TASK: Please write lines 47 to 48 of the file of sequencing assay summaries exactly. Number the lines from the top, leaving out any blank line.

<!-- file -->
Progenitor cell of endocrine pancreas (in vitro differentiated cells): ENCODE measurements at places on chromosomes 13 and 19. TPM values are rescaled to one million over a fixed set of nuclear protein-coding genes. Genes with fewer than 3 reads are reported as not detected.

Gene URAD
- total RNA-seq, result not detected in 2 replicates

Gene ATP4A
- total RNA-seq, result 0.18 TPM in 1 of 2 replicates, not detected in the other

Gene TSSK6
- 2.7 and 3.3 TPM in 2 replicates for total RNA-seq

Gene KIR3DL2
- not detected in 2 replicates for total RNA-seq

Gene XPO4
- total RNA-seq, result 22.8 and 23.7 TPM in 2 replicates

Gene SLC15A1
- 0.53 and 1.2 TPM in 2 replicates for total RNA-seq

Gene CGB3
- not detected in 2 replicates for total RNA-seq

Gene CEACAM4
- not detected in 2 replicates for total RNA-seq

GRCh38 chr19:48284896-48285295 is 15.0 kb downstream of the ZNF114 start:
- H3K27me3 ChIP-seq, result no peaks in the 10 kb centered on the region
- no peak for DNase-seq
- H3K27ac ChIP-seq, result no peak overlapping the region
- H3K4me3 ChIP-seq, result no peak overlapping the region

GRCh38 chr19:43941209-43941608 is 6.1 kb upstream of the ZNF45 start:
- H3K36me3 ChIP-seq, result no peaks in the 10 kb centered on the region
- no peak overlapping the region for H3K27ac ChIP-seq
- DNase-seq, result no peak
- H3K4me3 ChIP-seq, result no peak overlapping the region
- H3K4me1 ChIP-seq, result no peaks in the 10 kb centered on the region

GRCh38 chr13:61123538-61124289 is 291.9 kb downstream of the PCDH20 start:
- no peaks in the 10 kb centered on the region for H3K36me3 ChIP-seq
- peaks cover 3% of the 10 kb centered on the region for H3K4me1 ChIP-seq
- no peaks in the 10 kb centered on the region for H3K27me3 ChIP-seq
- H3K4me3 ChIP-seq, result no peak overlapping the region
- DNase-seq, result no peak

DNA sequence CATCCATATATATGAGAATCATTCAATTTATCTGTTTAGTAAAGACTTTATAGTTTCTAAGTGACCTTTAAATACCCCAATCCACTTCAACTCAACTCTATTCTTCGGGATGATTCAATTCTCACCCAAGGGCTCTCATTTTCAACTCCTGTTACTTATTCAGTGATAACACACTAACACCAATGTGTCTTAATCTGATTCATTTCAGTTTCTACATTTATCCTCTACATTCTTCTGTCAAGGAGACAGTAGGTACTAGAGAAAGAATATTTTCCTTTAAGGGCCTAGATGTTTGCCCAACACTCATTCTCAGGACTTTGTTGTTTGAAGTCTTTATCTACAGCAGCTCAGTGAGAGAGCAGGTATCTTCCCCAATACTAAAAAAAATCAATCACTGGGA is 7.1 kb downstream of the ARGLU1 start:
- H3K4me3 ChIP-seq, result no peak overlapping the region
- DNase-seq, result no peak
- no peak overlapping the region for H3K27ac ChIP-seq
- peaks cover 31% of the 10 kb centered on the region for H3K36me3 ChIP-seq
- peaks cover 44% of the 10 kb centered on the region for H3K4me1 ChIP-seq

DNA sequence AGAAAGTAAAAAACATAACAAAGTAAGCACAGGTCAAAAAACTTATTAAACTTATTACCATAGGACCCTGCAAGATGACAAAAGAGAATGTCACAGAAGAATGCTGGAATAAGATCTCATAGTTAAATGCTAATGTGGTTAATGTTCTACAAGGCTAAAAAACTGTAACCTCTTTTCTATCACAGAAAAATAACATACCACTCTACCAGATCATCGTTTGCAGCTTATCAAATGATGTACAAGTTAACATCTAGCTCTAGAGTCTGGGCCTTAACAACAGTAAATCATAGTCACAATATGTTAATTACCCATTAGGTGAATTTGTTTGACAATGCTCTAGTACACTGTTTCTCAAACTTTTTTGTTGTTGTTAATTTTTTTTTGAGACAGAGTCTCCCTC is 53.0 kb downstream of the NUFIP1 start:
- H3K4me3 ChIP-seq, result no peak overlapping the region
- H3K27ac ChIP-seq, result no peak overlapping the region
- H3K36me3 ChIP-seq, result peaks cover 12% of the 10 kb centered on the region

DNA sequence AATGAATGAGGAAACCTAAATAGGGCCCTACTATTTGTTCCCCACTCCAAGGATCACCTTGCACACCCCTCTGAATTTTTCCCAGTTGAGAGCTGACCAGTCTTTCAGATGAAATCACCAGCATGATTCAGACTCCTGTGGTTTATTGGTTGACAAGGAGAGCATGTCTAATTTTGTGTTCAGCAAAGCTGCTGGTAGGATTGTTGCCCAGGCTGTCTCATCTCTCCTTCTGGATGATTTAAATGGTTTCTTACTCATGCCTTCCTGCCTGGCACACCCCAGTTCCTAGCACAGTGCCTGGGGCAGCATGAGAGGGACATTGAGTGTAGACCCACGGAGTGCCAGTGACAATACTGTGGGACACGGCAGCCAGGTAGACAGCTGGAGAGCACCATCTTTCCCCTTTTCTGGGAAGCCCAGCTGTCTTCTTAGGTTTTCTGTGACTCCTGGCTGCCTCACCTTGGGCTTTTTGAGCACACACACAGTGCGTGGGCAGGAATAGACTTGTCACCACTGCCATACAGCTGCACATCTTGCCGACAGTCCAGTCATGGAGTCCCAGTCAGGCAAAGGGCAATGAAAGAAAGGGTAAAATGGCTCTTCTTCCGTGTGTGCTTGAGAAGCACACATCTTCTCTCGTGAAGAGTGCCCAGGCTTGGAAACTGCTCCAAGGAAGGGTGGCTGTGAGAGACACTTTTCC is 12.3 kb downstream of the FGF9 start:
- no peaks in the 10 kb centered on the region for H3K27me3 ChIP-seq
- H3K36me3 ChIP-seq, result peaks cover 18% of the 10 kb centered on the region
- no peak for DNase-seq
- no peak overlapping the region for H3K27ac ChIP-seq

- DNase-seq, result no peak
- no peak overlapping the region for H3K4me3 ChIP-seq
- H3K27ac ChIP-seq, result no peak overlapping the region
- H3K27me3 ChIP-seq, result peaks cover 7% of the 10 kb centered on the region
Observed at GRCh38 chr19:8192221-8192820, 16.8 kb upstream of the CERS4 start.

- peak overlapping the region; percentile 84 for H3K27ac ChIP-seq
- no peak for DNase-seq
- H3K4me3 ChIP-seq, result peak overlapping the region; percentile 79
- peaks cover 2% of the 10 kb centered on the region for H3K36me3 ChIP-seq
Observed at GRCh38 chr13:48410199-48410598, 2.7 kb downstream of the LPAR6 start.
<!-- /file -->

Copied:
- H3K36me3 ChIP-seq, result peaks cover 18% of the 10 kb centered on the region
- no peak for DNase-seq